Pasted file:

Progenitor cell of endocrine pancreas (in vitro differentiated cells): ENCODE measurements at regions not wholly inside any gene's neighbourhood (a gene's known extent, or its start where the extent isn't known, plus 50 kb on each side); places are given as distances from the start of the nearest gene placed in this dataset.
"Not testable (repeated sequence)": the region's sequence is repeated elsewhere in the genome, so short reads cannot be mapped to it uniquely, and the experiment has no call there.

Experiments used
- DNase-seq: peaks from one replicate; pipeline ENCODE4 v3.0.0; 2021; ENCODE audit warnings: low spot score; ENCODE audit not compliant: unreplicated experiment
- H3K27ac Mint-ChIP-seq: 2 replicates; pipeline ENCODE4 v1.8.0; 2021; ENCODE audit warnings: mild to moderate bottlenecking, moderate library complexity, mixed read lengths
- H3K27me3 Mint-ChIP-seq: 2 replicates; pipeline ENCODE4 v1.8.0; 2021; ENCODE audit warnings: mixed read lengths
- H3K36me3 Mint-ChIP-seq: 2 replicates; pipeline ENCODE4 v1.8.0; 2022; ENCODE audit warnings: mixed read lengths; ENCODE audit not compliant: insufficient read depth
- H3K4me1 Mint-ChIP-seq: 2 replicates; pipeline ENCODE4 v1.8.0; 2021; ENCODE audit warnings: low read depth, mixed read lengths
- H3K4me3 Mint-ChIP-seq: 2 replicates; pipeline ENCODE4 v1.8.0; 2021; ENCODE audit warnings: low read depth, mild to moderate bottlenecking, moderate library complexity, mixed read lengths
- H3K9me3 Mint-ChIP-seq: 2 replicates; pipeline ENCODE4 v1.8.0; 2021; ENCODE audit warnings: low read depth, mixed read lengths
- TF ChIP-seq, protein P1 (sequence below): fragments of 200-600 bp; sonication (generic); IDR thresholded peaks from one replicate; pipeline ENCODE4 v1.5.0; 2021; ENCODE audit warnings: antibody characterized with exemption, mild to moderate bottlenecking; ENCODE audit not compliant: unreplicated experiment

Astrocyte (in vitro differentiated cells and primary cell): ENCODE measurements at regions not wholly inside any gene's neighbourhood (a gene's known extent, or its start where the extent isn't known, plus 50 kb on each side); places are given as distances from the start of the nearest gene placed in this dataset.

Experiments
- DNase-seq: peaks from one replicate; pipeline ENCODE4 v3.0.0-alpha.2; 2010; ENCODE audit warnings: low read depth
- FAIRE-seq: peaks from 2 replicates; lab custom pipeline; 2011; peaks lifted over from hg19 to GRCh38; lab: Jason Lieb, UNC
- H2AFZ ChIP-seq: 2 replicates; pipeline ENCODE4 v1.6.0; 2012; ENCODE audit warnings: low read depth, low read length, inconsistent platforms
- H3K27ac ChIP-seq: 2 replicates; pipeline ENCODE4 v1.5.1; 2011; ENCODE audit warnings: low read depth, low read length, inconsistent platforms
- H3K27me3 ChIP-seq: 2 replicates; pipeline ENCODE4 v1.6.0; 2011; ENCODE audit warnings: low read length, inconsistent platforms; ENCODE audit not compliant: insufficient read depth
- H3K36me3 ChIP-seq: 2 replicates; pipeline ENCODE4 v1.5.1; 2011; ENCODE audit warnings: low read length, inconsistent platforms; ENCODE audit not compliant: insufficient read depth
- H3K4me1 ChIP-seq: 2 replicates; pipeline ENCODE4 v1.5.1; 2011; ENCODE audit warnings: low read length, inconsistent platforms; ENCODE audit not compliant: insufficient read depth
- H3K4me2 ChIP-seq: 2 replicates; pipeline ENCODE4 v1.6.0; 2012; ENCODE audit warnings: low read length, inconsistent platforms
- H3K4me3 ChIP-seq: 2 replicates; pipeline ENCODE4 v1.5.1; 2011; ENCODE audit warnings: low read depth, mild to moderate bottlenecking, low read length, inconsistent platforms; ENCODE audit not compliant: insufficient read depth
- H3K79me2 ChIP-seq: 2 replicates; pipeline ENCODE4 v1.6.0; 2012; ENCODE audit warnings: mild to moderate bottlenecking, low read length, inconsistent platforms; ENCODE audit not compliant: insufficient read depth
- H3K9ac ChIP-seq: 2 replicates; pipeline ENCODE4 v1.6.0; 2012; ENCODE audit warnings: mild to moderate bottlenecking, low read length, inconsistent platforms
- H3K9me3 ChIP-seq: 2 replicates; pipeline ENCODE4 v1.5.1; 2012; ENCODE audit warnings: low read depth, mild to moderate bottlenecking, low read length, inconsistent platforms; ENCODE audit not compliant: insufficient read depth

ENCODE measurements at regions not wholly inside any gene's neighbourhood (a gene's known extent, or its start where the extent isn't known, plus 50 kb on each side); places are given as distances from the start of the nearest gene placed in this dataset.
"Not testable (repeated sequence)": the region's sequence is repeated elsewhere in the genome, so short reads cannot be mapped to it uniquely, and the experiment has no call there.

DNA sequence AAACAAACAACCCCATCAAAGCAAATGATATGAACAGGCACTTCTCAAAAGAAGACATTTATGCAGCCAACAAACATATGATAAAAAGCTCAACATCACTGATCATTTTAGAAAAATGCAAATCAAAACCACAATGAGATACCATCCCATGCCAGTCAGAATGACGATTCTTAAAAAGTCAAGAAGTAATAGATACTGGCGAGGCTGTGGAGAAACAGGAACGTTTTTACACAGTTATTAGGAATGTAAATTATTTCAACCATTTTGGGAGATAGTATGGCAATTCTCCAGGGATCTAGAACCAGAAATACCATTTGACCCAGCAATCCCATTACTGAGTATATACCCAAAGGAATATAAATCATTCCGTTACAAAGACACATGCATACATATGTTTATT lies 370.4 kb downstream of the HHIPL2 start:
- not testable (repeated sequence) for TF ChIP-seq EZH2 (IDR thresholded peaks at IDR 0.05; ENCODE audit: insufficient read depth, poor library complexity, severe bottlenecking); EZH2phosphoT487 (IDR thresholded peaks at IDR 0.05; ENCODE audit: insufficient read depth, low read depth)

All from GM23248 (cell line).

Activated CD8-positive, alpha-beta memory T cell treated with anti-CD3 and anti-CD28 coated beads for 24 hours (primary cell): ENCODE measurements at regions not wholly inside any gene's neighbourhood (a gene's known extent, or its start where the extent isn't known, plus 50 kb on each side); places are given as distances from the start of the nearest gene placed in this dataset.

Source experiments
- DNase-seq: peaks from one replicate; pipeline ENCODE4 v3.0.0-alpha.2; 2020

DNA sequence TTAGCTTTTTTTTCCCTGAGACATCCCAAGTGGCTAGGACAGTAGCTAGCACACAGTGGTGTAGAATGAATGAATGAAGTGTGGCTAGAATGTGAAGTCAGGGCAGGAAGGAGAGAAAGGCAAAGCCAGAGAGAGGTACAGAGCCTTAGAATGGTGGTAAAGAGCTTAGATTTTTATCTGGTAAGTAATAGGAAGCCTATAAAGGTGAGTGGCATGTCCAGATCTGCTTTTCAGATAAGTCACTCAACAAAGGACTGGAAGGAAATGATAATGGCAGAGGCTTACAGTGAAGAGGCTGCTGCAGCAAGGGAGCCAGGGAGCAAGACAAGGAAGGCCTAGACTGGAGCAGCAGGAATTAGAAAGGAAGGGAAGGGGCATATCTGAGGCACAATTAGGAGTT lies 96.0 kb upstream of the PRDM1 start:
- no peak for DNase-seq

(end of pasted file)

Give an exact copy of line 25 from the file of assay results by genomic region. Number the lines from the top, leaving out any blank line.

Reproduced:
- H3K9me3 ChIP-seq: 2 replicates; pipeline ENCODE4 v1.5.1; 2012; ENCODE audit warnings: low read depth, mild to moderate bottlenecking, low read length, inconsistent platforms; ENCODE audit not compliant: insufficient read depth